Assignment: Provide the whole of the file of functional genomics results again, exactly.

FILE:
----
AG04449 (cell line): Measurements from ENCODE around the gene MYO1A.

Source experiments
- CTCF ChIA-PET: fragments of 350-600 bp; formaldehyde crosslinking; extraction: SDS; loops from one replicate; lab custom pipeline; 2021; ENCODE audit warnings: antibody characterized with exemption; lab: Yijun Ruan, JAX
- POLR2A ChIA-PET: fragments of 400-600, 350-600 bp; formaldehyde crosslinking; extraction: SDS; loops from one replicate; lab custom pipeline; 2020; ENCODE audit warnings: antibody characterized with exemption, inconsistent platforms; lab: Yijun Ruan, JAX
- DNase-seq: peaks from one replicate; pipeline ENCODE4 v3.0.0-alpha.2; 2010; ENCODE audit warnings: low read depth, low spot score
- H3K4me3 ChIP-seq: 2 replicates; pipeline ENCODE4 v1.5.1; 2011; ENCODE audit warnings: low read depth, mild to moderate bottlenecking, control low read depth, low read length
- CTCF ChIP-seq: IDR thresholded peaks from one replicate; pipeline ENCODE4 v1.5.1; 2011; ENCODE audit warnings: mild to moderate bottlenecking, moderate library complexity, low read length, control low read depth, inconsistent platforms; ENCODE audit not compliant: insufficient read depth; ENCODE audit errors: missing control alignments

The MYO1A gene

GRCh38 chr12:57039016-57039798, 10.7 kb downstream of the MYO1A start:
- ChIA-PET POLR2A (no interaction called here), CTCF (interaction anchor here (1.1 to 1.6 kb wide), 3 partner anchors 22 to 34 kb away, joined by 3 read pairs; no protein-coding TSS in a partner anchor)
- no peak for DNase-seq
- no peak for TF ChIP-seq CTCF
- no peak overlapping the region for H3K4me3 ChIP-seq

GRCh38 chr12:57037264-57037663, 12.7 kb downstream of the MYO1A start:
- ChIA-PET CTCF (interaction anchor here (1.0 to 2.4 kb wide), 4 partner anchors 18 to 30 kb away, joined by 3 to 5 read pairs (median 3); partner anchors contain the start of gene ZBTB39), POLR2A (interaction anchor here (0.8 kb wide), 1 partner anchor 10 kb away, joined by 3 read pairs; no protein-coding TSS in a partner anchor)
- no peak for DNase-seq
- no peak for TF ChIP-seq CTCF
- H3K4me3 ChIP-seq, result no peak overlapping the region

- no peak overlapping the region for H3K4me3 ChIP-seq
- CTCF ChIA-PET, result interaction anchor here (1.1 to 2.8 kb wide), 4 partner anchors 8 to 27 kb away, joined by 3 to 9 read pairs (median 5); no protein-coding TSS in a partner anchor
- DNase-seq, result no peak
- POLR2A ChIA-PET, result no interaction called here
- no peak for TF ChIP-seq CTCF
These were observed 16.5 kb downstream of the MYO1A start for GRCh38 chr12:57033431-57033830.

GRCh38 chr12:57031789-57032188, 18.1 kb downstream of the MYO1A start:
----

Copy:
AG04449 (cell line): Measurements from ENCODE around the gene MYO1A.

Source experiments
- CTCF ChIA-PET: fragments of 350-600 bp; formaldehyde crosslinking; extraction: SDS; loops from one replicate; lab custom pipeline; 2021; ENCODE audit warnings: antibody characterized with exemption; lab: Yijun Ruan, JAX
- POLR2A ChIA-PET: fragments of 400-600, 350-600 bp; formaldehyde crosslinking; extraction: SDS; loops from one replicate; lab custom pipeline; 2020; ENCODE audit warnings: antibody characterized with exemption, inconsistent platforms; lab: Yijun Ruan, JAX
- DNase-seq: peaks from one replicate; pipeline ENCODE4 v3.0.0-alpha.2; 2010; ENCODE audit warnings: low read depth, low spot score
- H3K4me3 ChIP-seq: 2 replicates; pipeline ENCODE4 v1.5.1; 2011; ENCODE audit warnings: low read depth, mild to moderate bottlenecking, control low read depth, low read length
- CTCF ChIP-seq: IDR thresholded peaks from one replicate; pipeline ENCODE4 v1.5.1; 2011; ENCODE audit warnings: mild to moderate bottlenecking, moderate library complexity, low read length, control low read depth, inconsistent platforms; ENCODE audit not compliant: insufficient read depth; ENCODE audit errors: missing control alignments

The MYO1A gene

GRCh38 chr12:57039016-57039798, 10.7 kb downstream of the MYO1A start:
- ChIA-PET POLR2A (no interaction called here), CTCF (interaction anchor here (1.1 to 1.6 kb wide), 3 partner anchors 22 to 34 kb away, joined by 3 read pairs; no protein-coding TSS in a partner anchor)
- no peak for DNase-seq
- no peak for TF ChIP-seq CTCF
- no peak overlapping the region for H3K4me3 ChIP-seq

GRCh38 chr12:57037264-57037663, 12.7 kb downstream of the MYO1A start:
- ChIA-PET CTCF (interaction anchor here (1.0 to 2.4 kb wide), 4 partner anchors 18 to 30 kb away, joined by 3 to 5 read pairs (median 3); partner anchors contain the start of gene ZBTB39), POLR2A (interaction anchor here (0.8 kb wide), 1 partner anchor 10 kb away, joined by 3 read pairs; no protein-coding TSS in a partner anchor)
- no peak for DNase-seq
- no peak for TF ChIP-seq CTCF
- H3K4me3 ChIP-seq, result no peak overlapping the region

- no peak overlapping the region for H3K4me3 ChIP-seq
- CTCF ChIA-PET, result interaction anchor here (1.1 to 2.8 kb wide), 4 partner anchors 8 to 27 kb away, joined by 3 to 9 read pairs (median 5); no protein-coding TSS in a partner anchor
- DNase-seq, result no peak
- POLR2A ChIA-PET, result no interaction called here
- no peak for TF ChIP-seq CTCF
These were observed 16.5 kb downstream of the MYO1A start for GRCh38 chr12:57033431-57033830.

GRCh38 chr12:57031789-57032188, 18.1 kb downstream of the MYO1A start: